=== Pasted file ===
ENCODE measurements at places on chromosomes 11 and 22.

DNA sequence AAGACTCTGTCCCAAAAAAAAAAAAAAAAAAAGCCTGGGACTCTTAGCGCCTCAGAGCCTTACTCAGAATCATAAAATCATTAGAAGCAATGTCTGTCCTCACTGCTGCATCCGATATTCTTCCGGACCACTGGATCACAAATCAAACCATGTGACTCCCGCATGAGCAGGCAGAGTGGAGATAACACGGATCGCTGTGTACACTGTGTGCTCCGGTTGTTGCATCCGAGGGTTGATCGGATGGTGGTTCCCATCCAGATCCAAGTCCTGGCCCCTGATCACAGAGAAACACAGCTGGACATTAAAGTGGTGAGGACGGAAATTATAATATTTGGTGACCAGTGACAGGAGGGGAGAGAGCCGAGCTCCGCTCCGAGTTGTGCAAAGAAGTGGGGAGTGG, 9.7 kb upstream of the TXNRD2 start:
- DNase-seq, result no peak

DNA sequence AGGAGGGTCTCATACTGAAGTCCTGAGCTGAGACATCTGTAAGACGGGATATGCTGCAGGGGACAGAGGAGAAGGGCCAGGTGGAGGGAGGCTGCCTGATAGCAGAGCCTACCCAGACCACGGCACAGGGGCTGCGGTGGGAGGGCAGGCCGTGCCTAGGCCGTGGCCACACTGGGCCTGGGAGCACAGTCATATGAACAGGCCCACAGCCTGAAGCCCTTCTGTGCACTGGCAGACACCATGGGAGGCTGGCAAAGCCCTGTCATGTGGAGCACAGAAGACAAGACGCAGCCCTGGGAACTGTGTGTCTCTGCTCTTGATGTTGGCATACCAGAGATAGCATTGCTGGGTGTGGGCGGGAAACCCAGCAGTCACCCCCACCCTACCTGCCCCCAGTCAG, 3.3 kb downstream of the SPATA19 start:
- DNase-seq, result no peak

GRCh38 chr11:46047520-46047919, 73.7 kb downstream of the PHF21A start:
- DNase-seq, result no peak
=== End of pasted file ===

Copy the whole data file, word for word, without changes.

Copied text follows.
ENCODE measurements at places on chromosomes 11 and 22.

DNA sequence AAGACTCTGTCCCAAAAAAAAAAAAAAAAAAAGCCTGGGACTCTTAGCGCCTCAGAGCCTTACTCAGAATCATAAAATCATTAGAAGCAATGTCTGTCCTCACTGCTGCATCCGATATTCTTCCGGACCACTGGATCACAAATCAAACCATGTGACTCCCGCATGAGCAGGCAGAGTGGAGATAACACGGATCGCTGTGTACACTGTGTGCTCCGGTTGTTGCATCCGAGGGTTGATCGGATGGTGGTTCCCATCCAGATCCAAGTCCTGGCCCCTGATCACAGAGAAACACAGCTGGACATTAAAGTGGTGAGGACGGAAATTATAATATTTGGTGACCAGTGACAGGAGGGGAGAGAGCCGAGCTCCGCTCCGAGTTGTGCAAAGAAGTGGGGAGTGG, 9.7 kb upstream of the TXNRD2 start:
- DNase-seq, result no peak

DNA sequence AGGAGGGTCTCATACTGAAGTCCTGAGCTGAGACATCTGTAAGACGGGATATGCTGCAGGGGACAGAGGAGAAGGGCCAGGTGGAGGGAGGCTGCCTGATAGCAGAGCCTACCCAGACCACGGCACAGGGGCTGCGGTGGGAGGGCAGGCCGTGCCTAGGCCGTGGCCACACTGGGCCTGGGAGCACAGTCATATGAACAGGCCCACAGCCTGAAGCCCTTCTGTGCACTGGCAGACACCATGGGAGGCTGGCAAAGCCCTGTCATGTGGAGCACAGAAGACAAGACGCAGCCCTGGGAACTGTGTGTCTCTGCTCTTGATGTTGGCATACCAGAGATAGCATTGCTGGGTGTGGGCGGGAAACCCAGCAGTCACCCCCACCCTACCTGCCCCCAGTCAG, 3.3 kb downstream of the SPATA19 start:
- DNase-seq, result no peak

GRCh38 chr11:46047520-46047919, 73.7 kb downstream of the PHF21A start:
- DNase-seq, result no peak